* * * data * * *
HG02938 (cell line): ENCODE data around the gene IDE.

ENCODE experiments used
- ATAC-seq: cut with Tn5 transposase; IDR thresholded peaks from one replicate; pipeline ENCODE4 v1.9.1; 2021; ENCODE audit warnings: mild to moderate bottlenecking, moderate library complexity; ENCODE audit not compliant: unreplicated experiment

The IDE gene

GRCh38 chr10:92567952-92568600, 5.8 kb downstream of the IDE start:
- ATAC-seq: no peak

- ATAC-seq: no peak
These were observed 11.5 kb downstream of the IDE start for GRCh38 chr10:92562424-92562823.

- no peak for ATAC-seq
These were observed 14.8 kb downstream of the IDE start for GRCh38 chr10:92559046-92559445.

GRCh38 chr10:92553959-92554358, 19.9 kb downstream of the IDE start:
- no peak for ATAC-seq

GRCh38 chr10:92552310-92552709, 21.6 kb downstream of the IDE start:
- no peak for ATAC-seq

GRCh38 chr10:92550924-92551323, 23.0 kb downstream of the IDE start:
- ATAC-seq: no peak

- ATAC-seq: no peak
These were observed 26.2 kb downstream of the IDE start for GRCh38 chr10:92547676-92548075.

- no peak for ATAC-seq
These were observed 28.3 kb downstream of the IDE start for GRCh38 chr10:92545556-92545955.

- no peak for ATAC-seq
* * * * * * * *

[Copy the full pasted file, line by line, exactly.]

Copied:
HG02938 (cell line): ENCODE data around the gene IDE.

ENCODE experiments used
- ATAC-seq: cut with Tn5 transposase; IDR thresholded peaks from one replicate; pipeline ENCODE4 v1.9.1; 2021; ENCODE audit warnings: mild to moderate bottlenecking, moderate library complexity; ENCODE audit not compliant: unreplicated experiment

The IDE gene

GRCh38 chr10:92567952-92568600, 5.8 kb downstream of the IDE start:
- ATAC-seq: no peak

- ATAC-seq: no peak
These were observed 11.5 kb downstream of the IDE start for GRCh38 chr10:92562424-92562823.

- no peak for ATAC-seq
These were observed 14.8 kb downstream of the IDE start for GRCh38 chr10:92559046-92559445.

GRCh38 chr10:92553959-92554358, 19.9 kb downstream of the IDE start:
- no peak for ATAC-seq

GRCh38 chr10:92552310-92552709, 21.6 kb downstream of the IDE start:
- no peak for ATAC-seq

GRCh38 chr10:92550924-92551323, 23.0 kb downstream of the IDE start:
- ATAC-seq: no peak

- ATAC-seq: no peak
These were observed 26.2 kb downstream of the IDE start for GRCh38 chr10:92547676-92548075.

- no peak for ATAC-seq
These were observed 28.3 kb downstream of the IDE start for GRCh38 chr10:92545556-92545955.

- no peak for ATAC-seq